First of all, ripping any sound is a total rip off, for everyone. When finding a true gem of a song on the “dark webs”, this should merely be a guideline of taking the step to find that track at a more than decent quality. Sound piracy on its own is a vast subject for a different time.

This article is about where you get your music from, how this affects your performance and not necessarily about being a sound nazi.

the-sound-nazi

The second thing that should put any YouTube rips DJ to shame is the fact that when this DJ loads any ripped track, the tags alone tell the source instantly. Most of them have official video or another indicator of “this used to be a video from somewhere”. Other DJs mixing after this kind of DJ will most likely notice what he or she is playing and immediately label that DJ as a kitsch example of sound performance.

Considering 320 kbps mp3s or getting  AAC 256 kbps files from iTunes is more than enough and this works for most DJs, but the main commitment is about having a consistency in your DJ set.

All your tracks must have the same quality, so as not to offset the “balance” of your DJ set. It doesn’t matter how “rare” the track that you’ve found on YouTube is. It will sound BAD and people who DJ or have DJed and respect the trade will immediately spot a ripped audio. A 128 kbps ripped from an original CD using a good lame-encoder isn’t the same as a perceived 128k audio ripped from YouTube. This last file was trans-coded a number of times before you ripped it yourself, so avoid doing this… maybe if you’re just keen on practicing your set and you can’t find the track anywhere else at that moment.

future.dj pro comes ready with Pulselocker integration which gives any DJ access to millions of tracks, all encoded at the same awesome quality. This alone is a feature for those dedicated of reaching the potential of having any tracks available all the time, whether they’re on or offline. Having a well leveled music library is the best starting point that any DJ wanting to make a name in this game could ever wish for.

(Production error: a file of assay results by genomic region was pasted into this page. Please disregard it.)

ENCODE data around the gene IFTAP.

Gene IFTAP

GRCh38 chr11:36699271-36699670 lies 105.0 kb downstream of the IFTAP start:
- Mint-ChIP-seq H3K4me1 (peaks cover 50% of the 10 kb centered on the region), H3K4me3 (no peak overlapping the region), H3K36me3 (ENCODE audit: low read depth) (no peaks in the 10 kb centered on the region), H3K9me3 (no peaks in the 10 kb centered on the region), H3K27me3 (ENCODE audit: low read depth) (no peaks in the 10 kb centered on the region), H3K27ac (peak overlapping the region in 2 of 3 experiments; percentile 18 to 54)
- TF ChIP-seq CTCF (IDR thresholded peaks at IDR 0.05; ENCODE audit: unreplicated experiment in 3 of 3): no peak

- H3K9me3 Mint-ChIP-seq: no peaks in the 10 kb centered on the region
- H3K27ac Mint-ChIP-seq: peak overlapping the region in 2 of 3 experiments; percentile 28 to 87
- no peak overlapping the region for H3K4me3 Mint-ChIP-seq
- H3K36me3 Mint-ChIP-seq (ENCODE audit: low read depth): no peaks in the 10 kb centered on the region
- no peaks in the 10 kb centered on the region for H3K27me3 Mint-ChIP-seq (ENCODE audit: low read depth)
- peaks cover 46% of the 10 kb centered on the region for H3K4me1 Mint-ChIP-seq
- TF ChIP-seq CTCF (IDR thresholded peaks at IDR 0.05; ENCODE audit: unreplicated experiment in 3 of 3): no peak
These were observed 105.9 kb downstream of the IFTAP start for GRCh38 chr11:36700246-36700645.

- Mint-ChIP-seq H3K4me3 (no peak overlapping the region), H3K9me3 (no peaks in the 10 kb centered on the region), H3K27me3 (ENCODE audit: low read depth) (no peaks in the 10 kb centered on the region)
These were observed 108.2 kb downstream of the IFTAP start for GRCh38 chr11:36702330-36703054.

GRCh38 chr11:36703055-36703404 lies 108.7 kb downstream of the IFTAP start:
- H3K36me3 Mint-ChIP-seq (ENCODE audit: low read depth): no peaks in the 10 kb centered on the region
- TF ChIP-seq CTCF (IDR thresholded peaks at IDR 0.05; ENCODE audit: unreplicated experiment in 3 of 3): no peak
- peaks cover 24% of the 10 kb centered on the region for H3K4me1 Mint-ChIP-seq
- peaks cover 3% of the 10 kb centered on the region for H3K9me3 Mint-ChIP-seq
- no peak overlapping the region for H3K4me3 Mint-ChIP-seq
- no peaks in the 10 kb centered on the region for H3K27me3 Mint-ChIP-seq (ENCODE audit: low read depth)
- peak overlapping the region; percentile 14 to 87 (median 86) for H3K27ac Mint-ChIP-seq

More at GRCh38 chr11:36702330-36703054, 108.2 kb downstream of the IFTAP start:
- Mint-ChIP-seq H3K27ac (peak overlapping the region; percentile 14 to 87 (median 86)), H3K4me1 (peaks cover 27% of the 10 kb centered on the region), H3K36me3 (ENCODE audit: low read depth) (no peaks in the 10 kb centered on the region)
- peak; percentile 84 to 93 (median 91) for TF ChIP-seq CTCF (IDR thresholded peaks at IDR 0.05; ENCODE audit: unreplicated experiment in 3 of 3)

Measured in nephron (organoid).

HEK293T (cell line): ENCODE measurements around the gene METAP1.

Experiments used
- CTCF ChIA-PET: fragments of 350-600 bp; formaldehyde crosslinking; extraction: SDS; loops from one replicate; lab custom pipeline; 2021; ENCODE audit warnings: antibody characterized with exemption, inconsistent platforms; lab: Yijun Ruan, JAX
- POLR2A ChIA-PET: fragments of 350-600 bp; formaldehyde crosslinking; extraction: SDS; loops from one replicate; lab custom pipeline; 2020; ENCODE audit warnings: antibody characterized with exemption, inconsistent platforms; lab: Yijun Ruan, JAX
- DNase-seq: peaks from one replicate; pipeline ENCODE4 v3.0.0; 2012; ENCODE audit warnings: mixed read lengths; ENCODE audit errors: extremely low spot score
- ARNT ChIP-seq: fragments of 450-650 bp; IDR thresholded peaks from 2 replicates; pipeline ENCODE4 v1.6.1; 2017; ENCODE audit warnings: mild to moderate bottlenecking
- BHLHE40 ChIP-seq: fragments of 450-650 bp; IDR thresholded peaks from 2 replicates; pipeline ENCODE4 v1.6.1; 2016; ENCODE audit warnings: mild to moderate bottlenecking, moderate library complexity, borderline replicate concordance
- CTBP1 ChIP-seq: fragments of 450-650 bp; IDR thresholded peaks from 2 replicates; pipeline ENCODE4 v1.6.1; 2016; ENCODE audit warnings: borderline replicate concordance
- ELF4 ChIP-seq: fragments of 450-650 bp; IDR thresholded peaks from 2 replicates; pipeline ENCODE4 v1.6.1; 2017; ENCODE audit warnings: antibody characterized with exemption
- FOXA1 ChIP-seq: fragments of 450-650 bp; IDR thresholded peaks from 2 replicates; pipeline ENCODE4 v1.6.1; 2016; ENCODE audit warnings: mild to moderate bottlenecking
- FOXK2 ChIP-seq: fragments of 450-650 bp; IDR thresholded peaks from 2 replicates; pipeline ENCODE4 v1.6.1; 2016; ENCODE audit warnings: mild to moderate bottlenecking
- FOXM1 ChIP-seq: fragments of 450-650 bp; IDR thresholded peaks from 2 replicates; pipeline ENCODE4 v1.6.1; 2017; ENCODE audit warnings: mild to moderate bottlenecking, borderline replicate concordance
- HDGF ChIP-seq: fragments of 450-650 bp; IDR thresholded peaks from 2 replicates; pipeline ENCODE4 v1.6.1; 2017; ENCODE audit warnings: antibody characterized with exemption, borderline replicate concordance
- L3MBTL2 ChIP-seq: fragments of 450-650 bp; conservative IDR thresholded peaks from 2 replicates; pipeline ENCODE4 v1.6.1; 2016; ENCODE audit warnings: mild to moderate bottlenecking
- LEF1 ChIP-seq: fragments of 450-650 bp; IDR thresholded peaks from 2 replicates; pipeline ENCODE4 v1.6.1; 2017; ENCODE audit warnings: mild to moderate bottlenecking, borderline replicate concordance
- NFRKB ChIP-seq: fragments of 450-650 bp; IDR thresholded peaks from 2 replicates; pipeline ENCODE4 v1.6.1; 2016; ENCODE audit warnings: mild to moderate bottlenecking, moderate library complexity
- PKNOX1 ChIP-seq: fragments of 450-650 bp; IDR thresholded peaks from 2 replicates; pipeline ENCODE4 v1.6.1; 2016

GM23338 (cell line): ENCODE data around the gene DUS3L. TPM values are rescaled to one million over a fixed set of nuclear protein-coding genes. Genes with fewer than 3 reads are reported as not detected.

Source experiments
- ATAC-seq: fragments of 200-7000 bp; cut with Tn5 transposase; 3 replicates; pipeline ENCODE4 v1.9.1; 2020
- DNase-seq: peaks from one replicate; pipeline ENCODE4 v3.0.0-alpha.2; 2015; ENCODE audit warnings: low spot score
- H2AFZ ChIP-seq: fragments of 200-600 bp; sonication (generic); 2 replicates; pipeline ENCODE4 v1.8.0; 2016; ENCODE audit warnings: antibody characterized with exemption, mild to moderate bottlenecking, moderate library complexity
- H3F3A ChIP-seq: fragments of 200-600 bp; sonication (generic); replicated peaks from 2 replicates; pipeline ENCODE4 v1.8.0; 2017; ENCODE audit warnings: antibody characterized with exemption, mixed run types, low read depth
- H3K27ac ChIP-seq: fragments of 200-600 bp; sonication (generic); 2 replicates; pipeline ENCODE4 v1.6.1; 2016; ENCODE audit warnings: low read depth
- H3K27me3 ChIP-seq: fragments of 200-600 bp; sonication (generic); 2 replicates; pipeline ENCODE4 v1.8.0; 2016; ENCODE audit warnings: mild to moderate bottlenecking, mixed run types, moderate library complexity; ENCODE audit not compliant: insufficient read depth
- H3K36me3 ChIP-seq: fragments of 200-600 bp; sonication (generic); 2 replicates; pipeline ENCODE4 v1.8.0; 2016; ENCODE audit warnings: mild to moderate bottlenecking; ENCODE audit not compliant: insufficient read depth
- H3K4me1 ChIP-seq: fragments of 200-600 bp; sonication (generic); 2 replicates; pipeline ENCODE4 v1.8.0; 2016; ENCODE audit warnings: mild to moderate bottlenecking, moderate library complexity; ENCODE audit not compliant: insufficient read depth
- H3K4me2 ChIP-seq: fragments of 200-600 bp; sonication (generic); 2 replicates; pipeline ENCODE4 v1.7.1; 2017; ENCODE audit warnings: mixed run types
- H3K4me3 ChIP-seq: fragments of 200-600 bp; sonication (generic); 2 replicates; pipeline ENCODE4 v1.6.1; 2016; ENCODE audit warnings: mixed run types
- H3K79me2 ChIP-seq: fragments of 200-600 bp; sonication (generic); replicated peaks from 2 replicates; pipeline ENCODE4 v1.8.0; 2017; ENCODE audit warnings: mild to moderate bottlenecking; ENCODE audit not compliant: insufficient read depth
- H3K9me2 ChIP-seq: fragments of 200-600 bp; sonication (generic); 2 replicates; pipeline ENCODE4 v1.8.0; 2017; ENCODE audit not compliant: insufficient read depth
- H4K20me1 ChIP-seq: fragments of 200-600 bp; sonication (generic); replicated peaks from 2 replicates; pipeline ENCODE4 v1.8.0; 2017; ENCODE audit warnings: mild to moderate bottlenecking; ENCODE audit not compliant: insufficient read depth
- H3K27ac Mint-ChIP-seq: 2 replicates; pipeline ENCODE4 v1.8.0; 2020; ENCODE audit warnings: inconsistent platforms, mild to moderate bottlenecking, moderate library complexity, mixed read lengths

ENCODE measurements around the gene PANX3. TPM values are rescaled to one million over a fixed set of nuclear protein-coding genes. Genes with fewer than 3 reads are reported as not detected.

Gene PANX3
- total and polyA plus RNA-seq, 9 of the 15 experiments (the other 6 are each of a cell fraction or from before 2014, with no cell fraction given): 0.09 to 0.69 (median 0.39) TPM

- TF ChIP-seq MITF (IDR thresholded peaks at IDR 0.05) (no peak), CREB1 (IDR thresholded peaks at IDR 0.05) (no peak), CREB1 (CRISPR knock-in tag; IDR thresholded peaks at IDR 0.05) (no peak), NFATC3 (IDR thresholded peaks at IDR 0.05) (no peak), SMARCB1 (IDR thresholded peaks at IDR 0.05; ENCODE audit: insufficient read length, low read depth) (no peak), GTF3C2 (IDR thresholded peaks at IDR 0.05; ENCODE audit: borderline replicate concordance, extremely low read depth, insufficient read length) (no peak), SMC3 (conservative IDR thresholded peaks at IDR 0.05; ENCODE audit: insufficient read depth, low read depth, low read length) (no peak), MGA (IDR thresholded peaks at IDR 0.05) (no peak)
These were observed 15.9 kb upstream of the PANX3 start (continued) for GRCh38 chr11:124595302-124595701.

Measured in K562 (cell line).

When any DJ mixes good quality audio with YouTube rips it is just like you’re eating at a classy restaurant and then fancying some fast-food.

aint-fast-food-music-dj-undoo-610x225 I’d like to give a shout out to DJ Undoo for his contribution to music and for this amazing album cover which perfectly shows my point (image source).

Sure, it’s fast and it’s food, but in the end you’re risking indigestion and/or an upset stomach; in our case, an upset crowd. It’s not about having only the highest quality of audio either, because this difference can only be felt on very high end sound systems which, let’s face it, most DJs don’t play on. What most DJs can do is eliminate any big differences of quality throughout their playlists. This will also make the DJ’s job much easier as he or she won’t have to deal with correcting each track to keep everything leveled and the crowd will be able to enjoy a smooth experience.

“Fast food music” can work to satisfy your hunger, but having a stronger tendency towards quality can ensure your audience isn’t faced with having to bare the shock of hearing lossless audio mixed with a ripped audio.

Playing rips from mixcloud, soundcloud or any other clouds in the club should be the unspoken truth between DJs. The reason we’re talking about this is because this truth apparently hasn’t reached all clubs and DJs. Any DJ mixing these rips probably doesn’t know that these files have been horribly encoded. You can see these DJs constantly having to struggle with the EQs, fighting to get some quality from the bass and treble.  The bottom line?

Don’t get tempted by the exclusivity of playing an awesome track that no one heard of, if the way it sounds can place you, as an artist, in the bargain bin.